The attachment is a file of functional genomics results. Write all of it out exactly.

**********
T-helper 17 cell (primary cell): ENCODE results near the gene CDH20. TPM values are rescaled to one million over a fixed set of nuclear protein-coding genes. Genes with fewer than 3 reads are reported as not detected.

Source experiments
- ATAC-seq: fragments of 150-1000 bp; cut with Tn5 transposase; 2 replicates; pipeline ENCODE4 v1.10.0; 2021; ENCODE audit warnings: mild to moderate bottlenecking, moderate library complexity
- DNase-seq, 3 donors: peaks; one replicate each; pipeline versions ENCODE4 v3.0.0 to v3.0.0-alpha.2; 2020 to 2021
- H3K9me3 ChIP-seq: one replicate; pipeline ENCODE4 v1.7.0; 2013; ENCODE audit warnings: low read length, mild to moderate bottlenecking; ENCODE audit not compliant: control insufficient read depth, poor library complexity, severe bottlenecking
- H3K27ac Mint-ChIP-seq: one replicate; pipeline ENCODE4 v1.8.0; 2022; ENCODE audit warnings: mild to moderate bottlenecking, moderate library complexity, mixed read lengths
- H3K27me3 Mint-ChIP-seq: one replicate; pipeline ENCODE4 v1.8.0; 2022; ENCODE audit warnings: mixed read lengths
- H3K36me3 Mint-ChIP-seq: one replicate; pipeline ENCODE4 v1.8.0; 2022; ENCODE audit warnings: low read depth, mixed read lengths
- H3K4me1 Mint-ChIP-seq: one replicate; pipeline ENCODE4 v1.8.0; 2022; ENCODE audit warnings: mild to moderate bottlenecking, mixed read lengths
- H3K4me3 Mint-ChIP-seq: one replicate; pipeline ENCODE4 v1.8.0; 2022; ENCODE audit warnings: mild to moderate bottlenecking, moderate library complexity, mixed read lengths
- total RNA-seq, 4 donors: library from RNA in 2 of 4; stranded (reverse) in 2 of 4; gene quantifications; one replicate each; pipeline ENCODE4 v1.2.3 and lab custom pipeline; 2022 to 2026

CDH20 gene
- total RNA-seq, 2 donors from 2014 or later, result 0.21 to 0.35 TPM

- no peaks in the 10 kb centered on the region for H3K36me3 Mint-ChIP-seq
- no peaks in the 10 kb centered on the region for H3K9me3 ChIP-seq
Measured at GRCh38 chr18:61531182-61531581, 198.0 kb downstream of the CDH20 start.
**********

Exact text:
T-helper 17 cell (primary cell): ENCODE results near the gene CDH20. TPM values are rescaled to one million over a fixed set of nuclear protein-coding genes. Genes with fewer than 3 reads are reported as not detected.

Source experiments
- ATAC-seq: fragments of 150-1000 bp; cut with Tn5 transposase; 2 replicates; pipeline ENCODE4 v1.10.0; 2021; ENCODE audit warnings: mild to moderate bottlenecking, moderate library complexity
- DNase-seq, 3 donors: peaks; one replicate each; pipeline versions ENCODE4 v3.0.0 to v3.0.0-alpha.2; 2020 to 2021
- H3K9me3 ChIP-seq: one replicate; pipeline ENCODE4 v1.7.0; 2013; ENCODE audit warnings: low read length, mild to moderate bottlenecking; ENCODE audit not compliant: control insufficient read depth, poor library complexity, severe bottlenecking
- H3K27ac Mint-ChIP-seq: one replicate; pipeline ENCODE4 v1.8.0; 2022; ENCODE audit warnings: mild to moderate bottlenecking, moderate library complexity, mixed read lengths
- H3K27me3 Mint-ChIP-seq: one replicate; pipeline ENCODE4 v1.8.0; 2022; ENCODE audit warnings: mixed read lengths
- H3K36me3 Mint-ChIP-seq: one replicate; pipeline ENCODE4 v1.8.0; 2022; ENCODE audit warnings: low read depth, mixed read lengths
- H3K4me1 Mint-ChIP-seq: one replicate; pipeline ENCODE4 v1.8.0; 2022; ENCODE audit warnings: mild to moderate bottlenecking, mixed read lengths
- H3K4me3 Mint-ChIP-seq: one replicate; pipeline ENCODE4 v1.8.0; 2022; ENCODE audit warnings: mild to moderate bottlenecking, moderate library complexity, mixed read lengths
- total RNA-seq, 4 donors: library from RNA in 2 of 4; stranded (reverse) in 2 of 4; gene quantifications; one replicate each; pipeline ENCODE4 v1.2.3 and lab custom pipeline; 2022 to 2026

CDH20 gene
- total RNA-seq, 2 donors from 2014 or later, result 0.21 to 0.35 TPM

- no peaks in the 10 kb centered on the region for H3K36me3 Mint-ChIP-seq
- no peaks in the 10 kb centered on the region for H3K9me3 ChIP-seq
Measured at GRCh38 chr18:61531182-61531581, 198.0 kb downstream of the CDH20 start.